An end-around solution to storing common files in Flickr.
In the process of overhauling Flickr, Yahoo announced that photographers would be allowed to upload up to 1TB of photos and videos for free, the only restrictions being the size of each individual file (200MB for photos and 1GB for 1080p videos) and length of clips (up to 3 minutes long). Other than those caveats, it's a generous storage container that's big enough to hold half a million photos shot at 6.5 megapixels. But what if you could also upload common files? There's a way you can do that.
Thomas Claburn at InformationWeek discovered a piece of interesting Ruby code posted to Github called flickr-store . Developer Ryan LeFevre came up with the code, which lets users encode any file as a PNG so that arbitrary data can then be uploaded to Flickr.
"This is mostly proof of concept right now. Don't do anything beyond tinkering with it yet," LeFevre warns.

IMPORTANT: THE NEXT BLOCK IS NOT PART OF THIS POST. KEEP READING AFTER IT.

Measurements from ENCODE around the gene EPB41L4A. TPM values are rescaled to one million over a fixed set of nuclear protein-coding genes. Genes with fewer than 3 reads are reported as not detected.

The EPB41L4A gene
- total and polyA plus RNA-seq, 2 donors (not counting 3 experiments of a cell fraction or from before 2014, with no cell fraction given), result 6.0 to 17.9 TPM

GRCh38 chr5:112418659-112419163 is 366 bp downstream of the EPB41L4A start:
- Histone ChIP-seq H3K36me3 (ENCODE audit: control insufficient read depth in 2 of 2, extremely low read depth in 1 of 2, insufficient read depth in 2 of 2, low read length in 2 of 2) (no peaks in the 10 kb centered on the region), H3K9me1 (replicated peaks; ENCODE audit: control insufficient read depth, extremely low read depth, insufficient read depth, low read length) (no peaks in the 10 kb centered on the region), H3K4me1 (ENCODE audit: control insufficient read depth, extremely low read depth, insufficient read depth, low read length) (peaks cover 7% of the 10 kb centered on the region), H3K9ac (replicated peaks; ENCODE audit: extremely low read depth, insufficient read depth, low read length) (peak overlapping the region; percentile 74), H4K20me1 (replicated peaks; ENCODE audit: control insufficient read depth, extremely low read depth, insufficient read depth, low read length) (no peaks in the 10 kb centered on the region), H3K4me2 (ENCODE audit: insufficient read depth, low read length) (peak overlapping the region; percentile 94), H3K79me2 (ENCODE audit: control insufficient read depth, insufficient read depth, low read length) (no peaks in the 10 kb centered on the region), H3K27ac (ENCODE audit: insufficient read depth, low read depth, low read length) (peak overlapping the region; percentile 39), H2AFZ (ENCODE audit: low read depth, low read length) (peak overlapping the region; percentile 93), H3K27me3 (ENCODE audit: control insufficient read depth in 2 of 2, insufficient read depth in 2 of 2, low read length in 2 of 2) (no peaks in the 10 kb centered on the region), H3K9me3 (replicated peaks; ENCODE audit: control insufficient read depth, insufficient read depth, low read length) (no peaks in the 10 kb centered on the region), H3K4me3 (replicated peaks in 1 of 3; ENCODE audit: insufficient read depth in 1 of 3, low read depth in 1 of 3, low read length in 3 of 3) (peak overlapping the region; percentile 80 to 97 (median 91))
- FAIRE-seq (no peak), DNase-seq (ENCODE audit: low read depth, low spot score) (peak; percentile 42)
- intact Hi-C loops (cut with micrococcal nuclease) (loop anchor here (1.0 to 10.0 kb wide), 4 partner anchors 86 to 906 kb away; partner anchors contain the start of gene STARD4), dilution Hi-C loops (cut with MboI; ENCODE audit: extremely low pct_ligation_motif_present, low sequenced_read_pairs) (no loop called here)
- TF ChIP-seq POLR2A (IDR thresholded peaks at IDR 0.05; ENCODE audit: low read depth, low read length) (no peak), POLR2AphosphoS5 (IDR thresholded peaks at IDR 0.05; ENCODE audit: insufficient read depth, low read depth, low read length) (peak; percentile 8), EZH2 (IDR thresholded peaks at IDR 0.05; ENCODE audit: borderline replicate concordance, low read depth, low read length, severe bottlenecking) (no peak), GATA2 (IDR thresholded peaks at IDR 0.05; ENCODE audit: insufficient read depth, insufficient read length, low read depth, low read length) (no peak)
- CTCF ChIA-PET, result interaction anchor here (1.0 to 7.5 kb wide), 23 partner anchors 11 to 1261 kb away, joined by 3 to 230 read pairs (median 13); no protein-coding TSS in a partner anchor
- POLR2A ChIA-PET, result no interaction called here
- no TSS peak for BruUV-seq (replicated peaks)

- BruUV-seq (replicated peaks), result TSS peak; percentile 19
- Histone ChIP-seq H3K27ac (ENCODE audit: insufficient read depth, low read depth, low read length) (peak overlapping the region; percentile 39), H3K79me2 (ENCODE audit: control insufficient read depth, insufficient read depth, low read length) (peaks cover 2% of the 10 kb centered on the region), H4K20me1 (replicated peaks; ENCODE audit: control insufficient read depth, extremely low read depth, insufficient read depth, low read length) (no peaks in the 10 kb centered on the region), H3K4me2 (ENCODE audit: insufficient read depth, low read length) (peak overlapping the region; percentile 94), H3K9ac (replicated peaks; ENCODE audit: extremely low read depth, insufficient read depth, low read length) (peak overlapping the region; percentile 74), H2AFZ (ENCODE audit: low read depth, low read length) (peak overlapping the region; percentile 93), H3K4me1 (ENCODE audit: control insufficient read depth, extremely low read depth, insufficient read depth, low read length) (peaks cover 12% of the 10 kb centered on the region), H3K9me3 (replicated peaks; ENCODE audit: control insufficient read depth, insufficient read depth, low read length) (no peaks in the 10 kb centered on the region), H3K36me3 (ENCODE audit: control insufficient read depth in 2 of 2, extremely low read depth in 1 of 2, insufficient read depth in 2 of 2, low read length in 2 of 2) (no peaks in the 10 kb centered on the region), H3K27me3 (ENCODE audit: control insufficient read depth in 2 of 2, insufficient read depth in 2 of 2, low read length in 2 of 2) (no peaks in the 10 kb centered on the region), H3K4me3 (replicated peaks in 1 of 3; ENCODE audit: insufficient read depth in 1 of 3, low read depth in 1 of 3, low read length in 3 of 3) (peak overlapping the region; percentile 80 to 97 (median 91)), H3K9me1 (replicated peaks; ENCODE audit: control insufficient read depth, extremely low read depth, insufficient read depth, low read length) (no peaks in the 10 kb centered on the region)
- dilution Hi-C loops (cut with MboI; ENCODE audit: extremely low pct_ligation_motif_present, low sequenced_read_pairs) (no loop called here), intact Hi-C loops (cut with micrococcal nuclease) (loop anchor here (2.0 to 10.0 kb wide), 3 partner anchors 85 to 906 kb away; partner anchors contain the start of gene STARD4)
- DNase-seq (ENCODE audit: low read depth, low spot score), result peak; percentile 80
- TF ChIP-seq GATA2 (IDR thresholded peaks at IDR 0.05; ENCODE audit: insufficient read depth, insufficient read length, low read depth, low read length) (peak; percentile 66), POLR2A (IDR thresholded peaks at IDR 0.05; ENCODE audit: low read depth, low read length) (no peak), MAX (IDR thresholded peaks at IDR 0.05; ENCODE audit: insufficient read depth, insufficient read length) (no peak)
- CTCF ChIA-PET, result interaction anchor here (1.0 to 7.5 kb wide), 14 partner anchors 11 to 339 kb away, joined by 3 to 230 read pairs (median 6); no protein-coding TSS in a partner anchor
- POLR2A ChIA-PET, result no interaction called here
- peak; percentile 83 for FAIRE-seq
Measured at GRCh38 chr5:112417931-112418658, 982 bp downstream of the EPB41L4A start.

If it works as intended, then it's a pretty slick workaround that could come in handy for backing up certain files, though we wouldn't recommend using it to store critical data. The biggest reason is that it's not immediately clear whether such a method runs afoul of Flickr's terms of service.
"I'm sure they frown upon it, but they claim you cannot upload anything that interferes with the services and I don't believe this does," LeFevre told InformationWeek .
In other words, caveat emptor.